If you break the hub piece you want to keep you will have a lot more work.

    I suspect that you would not be able to put enough heat on it to melt it and the melted lead will not fall out of the joint.

    I saw a 4" expandable plug at Home Depot last week.
  12. Cass

    Cass Plumber

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    The 18" drill bits are called aircraft bits. If you drill out as much lead as possible you should be able to melt out what is left with some map gas.
  13. iolaus

    iolaus New Member

    Messages:
    8
    Thanks for the tips guys.

    To do the drilling will I need to have access to the outside of the pipe (aka, will I have to chisel out the concrete around the pipe)?

    Here are a couple of pictures of the problem cleanout just for reference.

    Thanks again,
    Ryan

    Attached Files:

  14. hj

    hj Moderator & Master Plumber Staff Member

    Messages:
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    Location:
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    co

    Without doing some exploration, it is hard to tell if you have a no-hub or bell and spigot cast iron system, although the depth of the joint implies bell and spigot with lead joints. I would put papers into the pipe to plug it, and then split the cast iron out of the hub, but I am not sure if that is something you could do without damaging the piece you want to keep.
  15. iolaus

    iolaus New Member

    Messages:
    8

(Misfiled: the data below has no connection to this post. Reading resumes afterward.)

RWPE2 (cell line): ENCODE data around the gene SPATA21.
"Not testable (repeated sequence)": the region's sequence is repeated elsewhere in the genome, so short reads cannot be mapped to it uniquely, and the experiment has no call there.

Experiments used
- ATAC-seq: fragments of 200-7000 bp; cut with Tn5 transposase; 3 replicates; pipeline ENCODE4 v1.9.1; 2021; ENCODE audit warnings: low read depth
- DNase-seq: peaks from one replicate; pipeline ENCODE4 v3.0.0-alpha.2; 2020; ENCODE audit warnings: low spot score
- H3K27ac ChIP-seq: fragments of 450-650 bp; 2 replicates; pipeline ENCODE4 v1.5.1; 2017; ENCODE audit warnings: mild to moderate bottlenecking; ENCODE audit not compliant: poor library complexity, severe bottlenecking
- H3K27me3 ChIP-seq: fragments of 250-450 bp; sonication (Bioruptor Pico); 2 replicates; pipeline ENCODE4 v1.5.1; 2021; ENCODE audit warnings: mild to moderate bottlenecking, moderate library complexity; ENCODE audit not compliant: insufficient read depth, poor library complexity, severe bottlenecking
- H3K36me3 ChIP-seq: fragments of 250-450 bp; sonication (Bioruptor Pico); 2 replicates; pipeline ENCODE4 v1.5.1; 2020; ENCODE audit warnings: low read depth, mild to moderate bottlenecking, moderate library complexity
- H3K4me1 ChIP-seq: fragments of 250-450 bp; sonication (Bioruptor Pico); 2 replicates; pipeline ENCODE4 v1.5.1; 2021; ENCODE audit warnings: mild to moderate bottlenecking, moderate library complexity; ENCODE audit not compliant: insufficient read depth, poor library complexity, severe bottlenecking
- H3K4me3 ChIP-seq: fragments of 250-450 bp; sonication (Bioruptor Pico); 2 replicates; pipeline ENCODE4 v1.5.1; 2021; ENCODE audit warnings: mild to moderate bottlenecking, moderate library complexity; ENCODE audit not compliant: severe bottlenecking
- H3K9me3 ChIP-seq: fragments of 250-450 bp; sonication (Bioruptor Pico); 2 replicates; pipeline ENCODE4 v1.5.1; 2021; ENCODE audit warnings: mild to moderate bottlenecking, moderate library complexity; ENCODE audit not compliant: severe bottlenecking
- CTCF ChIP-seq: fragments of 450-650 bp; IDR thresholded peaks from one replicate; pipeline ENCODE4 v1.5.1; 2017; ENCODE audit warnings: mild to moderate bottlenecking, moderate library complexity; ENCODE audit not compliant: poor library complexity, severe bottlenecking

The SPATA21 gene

hj,

    What tools would you use to split the top section of pipe out of the hub?

    Thanks,
    Ryan
  16. hj

    hj Moderator & Master Plumber Staff Member

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    cut

    A hammer and a chisel.
  17. Robfitter

    Robfitter New Member

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    Location:
    Florida
    If you've got a side grinder with a cutting wheel, I can't see an objection to cutting it off flush; you should also be able to cut it with a soil pipe cutter, though not as close; and lastly, a porta band will cut it, if you can get the blade angle right. The side grinder's easiest, but watch for kickback when you pierce the wall, I've got scars from side grinders. :D
  18. plumber1

    plumber1 Plumber

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    1,423
    Location:
    Florida
    Is the c o near the wall?
    Make a box to cover it with and put a small table over it.
    Build a cupboard over it.
  19. hj

    hj Moderator & Master Plumber Staff Member

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    Location:
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    portaband

    Some castiron will dull the PortaBand blades in about 30 seconds.
  20. Robfitter

    Robfitter New Member

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    Location:
    Florida
    Yeah, partly because of inclusions. It would be hard to get that close to the ground, too. I'd use a grinder, myself, it's fast.